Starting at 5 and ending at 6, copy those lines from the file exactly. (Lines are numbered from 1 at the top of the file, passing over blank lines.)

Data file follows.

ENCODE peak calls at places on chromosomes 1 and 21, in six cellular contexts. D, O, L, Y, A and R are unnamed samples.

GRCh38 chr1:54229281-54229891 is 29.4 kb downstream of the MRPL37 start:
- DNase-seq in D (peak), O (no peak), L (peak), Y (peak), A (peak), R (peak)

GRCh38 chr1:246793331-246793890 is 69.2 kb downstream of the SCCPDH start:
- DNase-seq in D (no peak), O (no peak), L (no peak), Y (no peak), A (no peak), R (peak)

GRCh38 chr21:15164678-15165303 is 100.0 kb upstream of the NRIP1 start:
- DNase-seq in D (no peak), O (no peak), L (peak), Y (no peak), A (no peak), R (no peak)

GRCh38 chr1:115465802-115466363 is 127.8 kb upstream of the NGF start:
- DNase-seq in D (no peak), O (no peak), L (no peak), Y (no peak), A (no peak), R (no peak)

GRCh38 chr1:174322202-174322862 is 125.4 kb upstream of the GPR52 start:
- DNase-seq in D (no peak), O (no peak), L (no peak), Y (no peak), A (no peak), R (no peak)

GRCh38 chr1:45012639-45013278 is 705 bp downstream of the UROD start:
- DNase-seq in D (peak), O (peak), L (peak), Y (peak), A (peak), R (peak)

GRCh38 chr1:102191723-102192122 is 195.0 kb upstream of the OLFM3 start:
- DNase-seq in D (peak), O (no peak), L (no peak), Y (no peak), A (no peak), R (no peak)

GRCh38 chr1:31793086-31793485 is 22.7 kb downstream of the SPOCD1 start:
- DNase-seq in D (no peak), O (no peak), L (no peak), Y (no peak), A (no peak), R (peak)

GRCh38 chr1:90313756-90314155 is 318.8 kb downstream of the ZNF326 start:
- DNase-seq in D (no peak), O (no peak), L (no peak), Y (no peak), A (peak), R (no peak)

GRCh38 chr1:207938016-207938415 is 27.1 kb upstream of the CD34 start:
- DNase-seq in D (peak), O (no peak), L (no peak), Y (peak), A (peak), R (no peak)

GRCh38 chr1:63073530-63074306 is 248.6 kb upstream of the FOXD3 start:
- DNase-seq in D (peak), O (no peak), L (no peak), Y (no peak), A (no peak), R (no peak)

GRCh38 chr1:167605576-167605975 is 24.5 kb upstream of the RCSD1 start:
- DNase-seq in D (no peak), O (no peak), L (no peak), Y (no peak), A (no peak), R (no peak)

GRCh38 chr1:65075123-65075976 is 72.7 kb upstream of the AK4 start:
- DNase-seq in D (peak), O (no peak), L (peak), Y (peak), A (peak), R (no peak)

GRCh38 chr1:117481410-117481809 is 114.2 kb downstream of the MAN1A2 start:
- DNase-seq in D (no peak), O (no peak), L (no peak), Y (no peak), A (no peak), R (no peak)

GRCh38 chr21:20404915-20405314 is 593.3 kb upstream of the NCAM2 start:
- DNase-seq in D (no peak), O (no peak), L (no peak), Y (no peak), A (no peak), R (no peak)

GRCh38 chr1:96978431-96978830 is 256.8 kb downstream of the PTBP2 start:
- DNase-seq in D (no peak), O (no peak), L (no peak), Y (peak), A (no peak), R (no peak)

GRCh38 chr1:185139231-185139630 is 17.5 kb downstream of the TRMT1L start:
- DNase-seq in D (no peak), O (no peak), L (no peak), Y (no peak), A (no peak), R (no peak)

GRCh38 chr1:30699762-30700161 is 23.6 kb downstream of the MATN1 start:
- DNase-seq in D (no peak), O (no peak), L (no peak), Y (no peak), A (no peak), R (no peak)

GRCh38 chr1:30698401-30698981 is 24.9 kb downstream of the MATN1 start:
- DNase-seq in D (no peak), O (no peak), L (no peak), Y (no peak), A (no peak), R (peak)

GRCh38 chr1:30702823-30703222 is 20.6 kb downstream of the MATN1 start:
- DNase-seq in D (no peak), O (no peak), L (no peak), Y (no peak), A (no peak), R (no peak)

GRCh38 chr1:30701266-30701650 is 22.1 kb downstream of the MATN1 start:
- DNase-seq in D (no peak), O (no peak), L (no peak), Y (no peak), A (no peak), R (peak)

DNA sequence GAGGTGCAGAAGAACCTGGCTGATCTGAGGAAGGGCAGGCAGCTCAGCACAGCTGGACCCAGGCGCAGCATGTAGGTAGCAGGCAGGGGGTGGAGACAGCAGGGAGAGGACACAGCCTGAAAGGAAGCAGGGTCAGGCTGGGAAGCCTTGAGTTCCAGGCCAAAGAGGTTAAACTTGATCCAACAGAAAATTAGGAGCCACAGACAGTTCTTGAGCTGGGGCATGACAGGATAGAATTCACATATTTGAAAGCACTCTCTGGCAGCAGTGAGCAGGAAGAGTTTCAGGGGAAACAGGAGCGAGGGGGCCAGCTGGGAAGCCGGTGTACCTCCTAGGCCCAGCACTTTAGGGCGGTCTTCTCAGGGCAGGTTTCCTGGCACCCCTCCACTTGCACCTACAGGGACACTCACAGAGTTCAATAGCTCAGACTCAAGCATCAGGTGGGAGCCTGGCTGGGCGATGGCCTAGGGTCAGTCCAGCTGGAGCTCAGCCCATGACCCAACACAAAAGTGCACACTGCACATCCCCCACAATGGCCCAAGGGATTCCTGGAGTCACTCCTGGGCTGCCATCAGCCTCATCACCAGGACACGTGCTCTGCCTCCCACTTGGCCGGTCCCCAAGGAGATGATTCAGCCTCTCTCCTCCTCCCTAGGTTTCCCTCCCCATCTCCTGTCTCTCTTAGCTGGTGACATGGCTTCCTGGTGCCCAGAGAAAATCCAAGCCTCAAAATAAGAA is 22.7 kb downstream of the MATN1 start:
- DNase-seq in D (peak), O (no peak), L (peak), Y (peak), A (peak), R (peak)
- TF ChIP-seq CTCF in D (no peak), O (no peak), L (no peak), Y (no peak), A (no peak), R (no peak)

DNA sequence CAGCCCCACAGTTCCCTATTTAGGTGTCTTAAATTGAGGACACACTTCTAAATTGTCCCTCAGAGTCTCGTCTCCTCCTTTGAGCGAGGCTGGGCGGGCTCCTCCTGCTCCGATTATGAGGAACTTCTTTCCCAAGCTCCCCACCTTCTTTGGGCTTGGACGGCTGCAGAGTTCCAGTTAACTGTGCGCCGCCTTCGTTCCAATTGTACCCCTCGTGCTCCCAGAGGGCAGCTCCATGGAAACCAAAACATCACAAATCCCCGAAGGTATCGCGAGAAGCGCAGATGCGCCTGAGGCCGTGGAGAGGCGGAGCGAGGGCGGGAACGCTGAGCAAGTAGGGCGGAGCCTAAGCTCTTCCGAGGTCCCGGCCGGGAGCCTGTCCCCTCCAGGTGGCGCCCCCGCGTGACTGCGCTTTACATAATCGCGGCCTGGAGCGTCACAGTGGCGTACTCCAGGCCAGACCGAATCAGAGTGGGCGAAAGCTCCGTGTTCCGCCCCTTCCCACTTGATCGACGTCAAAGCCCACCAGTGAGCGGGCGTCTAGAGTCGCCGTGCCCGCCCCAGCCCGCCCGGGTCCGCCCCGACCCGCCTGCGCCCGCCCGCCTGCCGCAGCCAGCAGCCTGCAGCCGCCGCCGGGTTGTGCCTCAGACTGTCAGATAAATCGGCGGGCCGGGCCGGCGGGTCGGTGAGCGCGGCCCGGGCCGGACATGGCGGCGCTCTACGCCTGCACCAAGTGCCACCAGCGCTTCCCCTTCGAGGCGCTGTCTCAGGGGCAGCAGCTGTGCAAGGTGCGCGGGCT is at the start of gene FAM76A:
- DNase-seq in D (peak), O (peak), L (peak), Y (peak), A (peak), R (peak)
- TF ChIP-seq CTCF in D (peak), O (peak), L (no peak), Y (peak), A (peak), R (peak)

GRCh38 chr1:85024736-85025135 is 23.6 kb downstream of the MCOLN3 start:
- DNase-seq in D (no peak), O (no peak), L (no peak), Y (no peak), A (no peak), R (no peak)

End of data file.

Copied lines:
- DNase-seq in D (no peak), O (no peak), L (no peak), Y (no peak), A (no peak), R (peak)

GRCh38 chr21:15164678-15165303 is 100.0 kb upstream of the NRIP1 start: